The 10 biggest Netflix original movies of all time

  • Netflix highlighted popular movies like "The Midnight Sky" and "Holidate" in its earnings report on Tuesday.
  • They've entered the top 10 of the biggest Netflix original movies ever.
  • The list includes mostly movies that were released in 2020 as Netflix continues to gain subscribers.
  • Visit Business Insider's homepage for more stories.

Netflix said it had passed 200 million subscribers in its latest earnings report on Tuesday, and it has the blockbuster movies to reflect its streaming dominance.

The streamer highlighted recent movies like "The Midnight Sky" and "Holidate" in its report, saying that they were watched by 72 million and 68 million households worldwide in their first 28 days of release, respectively. That means they move into the top 10 of the biggest Netflix movies ever.

Netflix provided a list of its top movies to Bloomberg in July, but it's changed even in that time. Based on Netflix's own viewership numbers, other more recent movies like "Enola Holmes" and "Project Power" have also entered the conversation since then. 

The list favors newer movies since Netflix has gained subscribers over time. Seven of the 10 movies in this updated list were released last year. Netflix counts a view if an account watches at least two minutes of a movie.

Half of the movies are rated as "rotten" on Rotten Tomatoes, meaning they have below a 60% critic score. The critically acclaimed and Oscar-nominated "The Irishman" was booted from the list, as were three other movies. The four movies no longer in the top 10 are:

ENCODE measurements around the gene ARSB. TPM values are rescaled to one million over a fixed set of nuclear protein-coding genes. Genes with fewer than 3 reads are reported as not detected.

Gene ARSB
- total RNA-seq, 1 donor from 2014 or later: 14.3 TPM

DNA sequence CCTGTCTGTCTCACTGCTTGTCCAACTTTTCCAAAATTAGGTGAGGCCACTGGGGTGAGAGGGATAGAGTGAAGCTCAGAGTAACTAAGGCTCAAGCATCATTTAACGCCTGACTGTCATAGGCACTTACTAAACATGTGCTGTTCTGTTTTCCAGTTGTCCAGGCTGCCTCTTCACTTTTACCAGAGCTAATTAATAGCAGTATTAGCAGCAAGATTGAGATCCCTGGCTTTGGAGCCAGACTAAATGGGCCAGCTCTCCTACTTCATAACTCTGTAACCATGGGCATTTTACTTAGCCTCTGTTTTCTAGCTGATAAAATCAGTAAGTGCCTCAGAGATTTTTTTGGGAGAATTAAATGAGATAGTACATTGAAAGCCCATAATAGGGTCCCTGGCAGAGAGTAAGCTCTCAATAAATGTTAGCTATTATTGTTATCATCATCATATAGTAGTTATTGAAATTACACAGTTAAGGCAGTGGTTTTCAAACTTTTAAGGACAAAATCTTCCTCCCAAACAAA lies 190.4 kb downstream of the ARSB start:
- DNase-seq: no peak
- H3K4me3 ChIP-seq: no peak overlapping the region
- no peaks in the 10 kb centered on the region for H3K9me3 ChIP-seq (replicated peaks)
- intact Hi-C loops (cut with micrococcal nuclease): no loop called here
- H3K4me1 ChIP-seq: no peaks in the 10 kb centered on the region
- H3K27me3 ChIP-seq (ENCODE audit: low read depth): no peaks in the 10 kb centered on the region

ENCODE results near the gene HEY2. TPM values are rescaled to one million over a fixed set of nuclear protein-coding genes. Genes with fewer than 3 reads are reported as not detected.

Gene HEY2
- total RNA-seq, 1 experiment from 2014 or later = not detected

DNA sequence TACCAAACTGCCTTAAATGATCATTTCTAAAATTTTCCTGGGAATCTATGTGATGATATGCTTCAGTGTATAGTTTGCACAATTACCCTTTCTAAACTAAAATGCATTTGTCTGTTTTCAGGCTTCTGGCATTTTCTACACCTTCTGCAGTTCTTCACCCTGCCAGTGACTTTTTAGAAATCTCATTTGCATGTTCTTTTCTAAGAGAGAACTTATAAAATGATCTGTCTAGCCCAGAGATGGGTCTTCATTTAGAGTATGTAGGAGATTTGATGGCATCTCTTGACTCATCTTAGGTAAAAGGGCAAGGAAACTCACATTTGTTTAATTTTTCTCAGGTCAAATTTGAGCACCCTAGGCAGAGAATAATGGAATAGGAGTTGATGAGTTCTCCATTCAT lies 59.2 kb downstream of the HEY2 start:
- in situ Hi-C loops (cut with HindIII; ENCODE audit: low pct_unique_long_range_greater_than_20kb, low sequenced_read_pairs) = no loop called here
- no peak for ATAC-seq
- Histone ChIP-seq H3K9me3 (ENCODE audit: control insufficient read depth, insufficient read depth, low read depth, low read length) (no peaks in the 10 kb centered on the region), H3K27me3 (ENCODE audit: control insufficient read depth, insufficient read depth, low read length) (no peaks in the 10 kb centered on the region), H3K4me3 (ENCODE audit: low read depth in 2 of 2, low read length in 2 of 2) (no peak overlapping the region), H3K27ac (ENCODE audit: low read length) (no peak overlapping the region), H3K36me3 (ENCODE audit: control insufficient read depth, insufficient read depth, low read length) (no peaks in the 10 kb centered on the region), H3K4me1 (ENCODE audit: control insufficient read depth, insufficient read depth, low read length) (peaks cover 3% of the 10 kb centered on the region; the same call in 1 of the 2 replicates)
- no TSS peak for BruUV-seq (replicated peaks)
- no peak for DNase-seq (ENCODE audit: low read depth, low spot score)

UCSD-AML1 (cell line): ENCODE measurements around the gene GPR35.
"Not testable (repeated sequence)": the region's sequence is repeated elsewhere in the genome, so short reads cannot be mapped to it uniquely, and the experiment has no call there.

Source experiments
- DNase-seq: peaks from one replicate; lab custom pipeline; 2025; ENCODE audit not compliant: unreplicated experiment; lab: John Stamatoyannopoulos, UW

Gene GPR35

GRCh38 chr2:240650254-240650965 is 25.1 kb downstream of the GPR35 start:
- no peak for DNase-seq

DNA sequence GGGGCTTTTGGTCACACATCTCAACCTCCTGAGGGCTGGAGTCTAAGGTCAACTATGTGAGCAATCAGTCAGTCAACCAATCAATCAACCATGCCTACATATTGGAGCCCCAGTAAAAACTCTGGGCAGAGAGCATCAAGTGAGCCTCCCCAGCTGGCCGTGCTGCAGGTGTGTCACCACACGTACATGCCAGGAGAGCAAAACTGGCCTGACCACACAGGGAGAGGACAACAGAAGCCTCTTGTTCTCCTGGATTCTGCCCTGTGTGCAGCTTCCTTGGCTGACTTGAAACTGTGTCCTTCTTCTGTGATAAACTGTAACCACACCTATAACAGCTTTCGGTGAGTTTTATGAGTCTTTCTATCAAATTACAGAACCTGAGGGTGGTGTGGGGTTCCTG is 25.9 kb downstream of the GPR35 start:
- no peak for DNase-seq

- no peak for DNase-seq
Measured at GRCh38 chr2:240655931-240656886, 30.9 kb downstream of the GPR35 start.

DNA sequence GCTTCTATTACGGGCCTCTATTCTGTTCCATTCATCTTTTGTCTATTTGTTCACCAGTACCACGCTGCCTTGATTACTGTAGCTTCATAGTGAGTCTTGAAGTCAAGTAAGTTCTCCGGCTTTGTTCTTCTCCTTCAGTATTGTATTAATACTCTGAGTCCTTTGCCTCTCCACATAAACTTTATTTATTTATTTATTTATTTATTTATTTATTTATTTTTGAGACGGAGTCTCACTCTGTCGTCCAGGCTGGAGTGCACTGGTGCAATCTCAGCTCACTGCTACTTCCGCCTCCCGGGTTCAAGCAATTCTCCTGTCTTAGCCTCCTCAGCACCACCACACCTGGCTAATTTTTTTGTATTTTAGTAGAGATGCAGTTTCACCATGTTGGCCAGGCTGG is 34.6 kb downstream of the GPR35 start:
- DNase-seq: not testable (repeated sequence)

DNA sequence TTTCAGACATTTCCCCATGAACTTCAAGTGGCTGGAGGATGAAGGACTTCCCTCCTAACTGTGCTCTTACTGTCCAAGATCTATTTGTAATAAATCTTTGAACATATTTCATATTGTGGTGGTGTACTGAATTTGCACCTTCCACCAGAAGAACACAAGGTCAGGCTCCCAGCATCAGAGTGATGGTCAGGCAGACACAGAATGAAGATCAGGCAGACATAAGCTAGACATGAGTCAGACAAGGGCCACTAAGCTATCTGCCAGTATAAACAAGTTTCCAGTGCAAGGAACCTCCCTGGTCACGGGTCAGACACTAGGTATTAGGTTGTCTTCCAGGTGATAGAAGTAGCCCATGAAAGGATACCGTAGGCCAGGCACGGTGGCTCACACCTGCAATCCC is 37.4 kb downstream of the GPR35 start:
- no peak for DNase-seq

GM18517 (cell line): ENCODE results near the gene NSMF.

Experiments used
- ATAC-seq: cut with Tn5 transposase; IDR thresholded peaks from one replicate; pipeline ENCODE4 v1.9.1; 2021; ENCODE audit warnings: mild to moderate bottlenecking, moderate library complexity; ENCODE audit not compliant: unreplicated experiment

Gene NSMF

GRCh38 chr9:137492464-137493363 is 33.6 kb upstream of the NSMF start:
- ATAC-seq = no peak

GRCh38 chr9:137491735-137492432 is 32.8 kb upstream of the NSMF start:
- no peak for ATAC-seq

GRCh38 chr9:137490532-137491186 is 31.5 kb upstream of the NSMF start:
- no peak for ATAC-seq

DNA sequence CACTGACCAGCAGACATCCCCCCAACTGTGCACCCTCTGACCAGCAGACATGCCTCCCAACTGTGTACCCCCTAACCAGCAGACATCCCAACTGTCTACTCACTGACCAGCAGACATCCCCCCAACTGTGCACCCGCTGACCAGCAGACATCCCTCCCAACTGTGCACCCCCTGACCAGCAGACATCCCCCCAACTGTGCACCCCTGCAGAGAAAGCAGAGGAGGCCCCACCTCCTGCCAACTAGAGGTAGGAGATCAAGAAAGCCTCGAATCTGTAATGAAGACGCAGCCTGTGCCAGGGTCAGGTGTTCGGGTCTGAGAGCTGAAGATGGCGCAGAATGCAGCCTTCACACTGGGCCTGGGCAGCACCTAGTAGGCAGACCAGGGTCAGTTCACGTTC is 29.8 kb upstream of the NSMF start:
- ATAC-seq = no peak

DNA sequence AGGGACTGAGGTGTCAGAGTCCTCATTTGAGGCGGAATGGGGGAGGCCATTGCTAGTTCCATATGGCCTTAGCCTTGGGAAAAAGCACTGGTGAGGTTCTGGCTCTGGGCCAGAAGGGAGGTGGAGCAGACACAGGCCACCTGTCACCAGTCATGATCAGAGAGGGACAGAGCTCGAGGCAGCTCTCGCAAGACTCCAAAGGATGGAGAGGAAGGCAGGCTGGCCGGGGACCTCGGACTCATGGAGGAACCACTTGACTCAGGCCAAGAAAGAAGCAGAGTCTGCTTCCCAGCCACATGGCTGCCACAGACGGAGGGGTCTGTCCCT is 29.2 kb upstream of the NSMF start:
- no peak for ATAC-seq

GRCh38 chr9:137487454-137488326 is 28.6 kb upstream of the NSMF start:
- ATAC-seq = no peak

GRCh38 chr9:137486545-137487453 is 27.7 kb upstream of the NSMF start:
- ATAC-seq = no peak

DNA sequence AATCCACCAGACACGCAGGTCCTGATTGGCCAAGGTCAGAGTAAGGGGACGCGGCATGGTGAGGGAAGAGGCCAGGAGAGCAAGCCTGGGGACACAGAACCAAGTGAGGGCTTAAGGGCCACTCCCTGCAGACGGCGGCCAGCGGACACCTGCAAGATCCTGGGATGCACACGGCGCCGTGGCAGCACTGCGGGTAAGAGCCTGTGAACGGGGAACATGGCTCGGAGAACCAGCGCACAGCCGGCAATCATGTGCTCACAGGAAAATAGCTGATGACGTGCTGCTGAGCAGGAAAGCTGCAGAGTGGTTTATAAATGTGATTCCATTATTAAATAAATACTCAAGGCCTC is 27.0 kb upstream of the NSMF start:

• "The Platform" (2020) — 56 million
  • "The Wrong Missy" (2020) — 59 million
  • "Triple Frontier" (2019) — 63 million
  • "The Irishman" (2019) — 64 million

Below are the top 10 most popular Netflix original movies of all time, based on its own viewership numbers in the first month of release: 

10. "Holidate" (2020) — 68 million

Description: "Fed up with being single on holidays, two strangers agree to be each other's platonic plus-ones all year long, only to catch real feelings along the way."

Rotten Tomatoes critic score: 44%

What critics said: "Holidate falls in the bland no-man's land between being sharp enough to appeal to adults (à la Bridesmaids) and tame enough to watch with the whole family." — Polygon

9. "The Midnight Sky" (2020) — 72 million

Description: "In the aftermath of a global catastrophe, a lone scientist in the Arctic races to contact a crew of astronauts with a warning not to return to Earth."

Rotten Tomatoes critic score: 51%

What critics said: "The Midnight Sky is a good example of a movie that sells itself short by trying to be one thing — serious, heavy, emotional — when, by all available indicators, it should be more of a thriller, or more ridiculous, or at the very least more fun." — Rolling Stone

8. "Project Power" (2020) — 75 million

Description: "An ex-soldier, a teen and a cop collide in New Orleans as they hunt for the source behind a dangerous new pill that grants users temporary superpowers."

Rotten Tomatoes critic score: 61%

What critics said: "A film built on the thrill of the now, the hyper-modernity on show in hip-hop trappings, tricks lifted from gaming and yes, the availability of the whole thing at the push of a button in the palm of your hand." — Financial Times